Display Settings:

Format

Send to:

Choose Destination
See comment in PubMed Commons below
J Appl Psychol. 2007 Sep;92(5):1254-69.

Beyond targets: consequences of vicarious exposure to misogyny at work.

Author information

  • 1Department of Psychology, Western Kentucky University, Bowling Green, KY 42101-1030, USA. kathi.miner-rubino@wku.edu

Abstract

The present study tested a model examining 2 indicators of a hostile interpersonal workplace climate for women-observed hostility (i.e., incivility and sexual harassment) toward women and perceived organizational unresponsiveness to sexual harassment--and how they relate to well-being and withdrawal for employees. Participants included 871 female and 831 male employees from a public university. According to structural equation analyses, observing hostility toward women and perceiving the organization as lax about harassment predict lower well-being, which translates into higher organizational withdrawal for both female and male employees. Results hold even after controlling for personal mistreatment, negative affectivity, and observed hostility toward men. These findings suggest that working in a misogynistic environment can have negative effects for all employees.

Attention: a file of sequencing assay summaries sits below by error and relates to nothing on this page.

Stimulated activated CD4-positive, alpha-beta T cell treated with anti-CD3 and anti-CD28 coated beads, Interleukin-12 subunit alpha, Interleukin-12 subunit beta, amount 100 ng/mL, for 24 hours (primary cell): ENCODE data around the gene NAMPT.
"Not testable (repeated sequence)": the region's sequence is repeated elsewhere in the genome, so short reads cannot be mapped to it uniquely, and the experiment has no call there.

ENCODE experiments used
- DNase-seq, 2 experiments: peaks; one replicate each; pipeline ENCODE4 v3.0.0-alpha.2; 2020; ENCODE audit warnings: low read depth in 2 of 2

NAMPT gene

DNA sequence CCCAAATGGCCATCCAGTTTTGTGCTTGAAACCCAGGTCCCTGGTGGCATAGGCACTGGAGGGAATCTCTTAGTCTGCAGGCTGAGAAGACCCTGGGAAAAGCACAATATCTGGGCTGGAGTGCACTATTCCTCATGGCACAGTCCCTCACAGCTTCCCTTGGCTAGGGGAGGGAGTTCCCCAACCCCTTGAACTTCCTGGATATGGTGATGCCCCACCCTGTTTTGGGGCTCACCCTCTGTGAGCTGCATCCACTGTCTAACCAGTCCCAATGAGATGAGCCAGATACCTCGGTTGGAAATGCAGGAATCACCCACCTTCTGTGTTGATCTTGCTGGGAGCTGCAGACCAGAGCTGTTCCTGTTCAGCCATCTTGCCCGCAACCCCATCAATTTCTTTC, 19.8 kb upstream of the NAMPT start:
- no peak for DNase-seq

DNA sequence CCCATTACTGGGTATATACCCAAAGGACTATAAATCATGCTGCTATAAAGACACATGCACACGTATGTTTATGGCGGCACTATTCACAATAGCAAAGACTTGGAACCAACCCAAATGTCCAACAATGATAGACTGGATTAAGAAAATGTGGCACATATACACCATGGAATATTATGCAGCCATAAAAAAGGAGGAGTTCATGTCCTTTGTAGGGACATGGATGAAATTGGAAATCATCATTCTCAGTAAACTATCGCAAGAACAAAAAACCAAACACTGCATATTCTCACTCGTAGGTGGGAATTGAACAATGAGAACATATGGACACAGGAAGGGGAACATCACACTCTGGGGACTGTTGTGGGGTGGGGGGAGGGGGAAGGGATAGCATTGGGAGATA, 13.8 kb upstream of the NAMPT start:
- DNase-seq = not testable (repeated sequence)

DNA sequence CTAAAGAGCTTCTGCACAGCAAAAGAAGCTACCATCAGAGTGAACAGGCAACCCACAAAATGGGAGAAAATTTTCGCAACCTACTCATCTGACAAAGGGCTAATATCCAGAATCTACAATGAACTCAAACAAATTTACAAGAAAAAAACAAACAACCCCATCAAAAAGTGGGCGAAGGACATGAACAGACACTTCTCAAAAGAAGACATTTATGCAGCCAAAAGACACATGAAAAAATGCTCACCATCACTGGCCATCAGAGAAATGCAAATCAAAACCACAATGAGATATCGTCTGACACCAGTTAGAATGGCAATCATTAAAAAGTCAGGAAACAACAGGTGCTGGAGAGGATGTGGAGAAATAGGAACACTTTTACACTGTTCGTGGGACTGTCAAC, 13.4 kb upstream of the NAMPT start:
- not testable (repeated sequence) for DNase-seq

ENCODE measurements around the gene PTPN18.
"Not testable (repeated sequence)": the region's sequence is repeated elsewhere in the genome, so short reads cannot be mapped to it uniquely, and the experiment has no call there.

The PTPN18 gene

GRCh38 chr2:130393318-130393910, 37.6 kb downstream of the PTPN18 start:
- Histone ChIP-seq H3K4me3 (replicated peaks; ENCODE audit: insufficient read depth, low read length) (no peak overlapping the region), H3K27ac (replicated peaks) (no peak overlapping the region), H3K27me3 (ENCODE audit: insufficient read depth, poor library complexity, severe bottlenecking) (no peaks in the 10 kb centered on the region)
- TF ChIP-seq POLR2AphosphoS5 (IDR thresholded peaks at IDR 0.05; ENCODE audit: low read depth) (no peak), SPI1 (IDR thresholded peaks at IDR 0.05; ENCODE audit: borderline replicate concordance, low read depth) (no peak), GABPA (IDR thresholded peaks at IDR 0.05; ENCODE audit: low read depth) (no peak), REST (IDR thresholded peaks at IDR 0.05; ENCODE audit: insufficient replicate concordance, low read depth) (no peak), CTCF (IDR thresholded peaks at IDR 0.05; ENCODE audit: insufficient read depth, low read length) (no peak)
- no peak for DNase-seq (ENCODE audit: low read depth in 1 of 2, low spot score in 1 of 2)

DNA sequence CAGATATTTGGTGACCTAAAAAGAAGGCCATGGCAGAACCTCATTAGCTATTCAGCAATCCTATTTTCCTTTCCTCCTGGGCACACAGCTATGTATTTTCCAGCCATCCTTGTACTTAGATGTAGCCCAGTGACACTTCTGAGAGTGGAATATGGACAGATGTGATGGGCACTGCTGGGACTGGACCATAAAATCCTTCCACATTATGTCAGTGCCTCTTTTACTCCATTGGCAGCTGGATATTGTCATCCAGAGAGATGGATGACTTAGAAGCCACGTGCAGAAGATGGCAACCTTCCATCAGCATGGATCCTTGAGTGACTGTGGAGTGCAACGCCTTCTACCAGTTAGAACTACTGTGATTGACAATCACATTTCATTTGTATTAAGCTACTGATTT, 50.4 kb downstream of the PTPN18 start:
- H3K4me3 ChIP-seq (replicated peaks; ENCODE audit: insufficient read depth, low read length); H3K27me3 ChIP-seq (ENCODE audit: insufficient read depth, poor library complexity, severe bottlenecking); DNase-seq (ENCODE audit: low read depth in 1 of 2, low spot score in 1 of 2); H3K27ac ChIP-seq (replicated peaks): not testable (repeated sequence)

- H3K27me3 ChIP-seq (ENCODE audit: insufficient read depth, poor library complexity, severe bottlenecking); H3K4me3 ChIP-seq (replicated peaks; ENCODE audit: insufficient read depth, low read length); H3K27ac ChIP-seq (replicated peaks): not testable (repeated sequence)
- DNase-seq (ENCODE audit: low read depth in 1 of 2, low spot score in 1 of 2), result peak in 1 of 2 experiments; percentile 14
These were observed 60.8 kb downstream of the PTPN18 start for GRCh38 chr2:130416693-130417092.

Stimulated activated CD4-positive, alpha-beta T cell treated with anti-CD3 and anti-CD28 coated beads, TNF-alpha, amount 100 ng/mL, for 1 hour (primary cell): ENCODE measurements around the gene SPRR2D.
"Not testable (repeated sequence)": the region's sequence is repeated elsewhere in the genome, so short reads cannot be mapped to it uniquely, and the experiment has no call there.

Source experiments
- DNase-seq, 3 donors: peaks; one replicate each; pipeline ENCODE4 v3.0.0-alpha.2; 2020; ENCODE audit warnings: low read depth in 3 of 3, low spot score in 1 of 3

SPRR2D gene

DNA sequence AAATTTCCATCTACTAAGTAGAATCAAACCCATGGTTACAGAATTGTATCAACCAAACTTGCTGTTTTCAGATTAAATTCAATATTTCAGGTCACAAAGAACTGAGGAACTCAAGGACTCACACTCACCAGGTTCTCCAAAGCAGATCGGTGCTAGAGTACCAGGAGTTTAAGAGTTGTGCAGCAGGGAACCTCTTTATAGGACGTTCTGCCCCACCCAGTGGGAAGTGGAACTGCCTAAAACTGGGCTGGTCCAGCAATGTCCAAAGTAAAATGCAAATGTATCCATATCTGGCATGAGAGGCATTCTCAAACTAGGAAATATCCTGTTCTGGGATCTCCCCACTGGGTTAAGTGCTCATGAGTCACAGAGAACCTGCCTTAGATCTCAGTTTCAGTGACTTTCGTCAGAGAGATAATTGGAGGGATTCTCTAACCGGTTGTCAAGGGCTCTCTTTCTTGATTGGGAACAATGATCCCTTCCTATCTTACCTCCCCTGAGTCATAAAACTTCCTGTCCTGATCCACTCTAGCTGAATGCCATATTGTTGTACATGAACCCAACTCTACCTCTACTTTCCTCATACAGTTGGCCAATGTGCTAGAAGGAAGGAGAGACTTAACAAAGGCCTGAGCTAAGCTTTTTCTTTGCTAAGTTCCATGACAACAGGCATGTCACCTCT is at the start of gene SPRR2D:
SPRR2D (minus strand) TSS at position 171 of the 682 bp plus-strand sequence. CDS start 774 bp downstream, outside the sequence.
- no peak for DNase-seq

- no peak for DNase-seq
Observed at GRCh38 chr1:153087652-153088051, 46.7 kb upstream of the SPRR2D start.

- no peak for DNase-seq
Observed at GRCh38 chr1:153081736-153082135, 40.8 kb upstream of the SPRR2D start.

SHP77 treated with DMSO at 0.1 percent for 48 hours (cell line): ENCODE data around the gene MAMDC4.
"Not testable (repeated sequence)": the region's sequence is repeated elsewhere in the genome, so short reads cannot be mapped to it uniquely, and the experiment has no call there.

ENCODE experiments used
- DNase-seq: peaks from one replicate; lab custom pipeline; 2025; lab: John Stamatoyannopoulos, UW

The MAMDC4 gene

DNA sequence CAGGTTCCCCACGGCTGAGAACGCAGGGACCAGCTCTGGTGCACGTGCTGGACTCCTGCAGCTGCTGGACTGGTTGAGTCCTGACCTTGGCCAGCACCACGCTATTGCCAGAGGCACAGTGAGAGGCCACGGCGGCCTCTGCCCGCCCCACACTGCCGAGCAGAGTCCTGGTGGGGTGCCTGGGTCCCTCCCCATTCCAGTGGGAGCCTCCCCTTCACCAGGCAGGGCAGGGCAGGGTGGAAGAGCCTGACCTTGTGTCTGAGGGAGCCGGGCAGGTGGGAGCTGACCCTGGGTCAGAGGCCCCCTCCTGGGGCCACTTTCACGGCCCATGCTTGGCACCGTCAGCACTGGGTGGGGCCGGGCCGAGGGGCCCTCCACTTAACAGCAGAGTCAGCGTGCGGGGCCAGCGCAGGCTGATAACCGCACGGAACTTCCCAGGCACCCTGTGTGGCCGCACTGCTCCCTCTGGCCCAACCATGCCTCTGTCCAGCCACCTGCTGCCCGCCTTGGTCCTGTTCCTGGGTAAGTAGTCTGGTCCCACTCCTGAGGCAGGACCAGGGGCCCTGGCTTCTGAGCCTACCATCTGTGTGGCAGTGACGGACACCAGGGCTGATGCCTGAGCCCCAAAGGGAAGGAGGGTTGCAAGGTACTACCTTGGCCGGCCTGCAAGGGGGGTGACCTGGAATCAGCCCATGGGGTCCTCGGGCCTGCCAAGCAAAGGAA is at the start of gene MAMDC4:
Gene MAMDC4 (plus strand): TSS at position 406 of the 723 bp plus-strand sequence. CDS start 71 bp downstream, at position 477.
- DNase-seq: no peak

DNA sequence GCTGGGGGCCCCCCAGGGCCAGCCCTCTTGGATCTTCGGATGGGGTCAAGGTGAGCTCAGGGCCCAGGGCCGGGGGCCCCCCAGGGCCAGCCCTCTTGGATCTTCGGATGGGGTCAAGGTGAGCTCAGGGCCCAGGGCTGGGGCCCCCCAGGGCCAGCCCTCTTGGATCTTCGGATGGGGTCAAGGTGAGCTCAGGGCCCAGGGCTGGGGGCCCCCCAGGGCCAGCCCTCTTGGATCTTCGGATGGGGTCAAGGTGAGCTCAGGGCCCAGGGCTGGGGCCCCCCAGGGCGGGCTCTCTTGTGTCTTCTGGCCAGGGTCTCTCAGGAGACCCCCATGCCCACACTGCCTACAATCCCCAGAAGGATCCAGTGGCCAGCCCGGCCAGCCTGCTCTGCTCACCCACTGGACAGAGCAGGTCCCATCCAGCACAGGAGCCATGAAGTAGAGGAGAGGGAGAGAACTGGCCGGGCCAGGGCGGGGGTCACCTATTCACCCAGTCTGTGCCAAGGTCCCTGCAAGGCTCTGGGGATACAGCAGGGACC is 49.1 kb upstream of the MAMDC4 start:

(c) 2007 APA.

PMID:
17845084
[PubMed - indexed for MEDLINE]
PubMed Commons home

PubMed Commons

0 comments
How to join PubMed Commons

    Supplemental Content

    Full text links

    Icon for American Psychological Association
    Loading ...
    Write to the Help Desk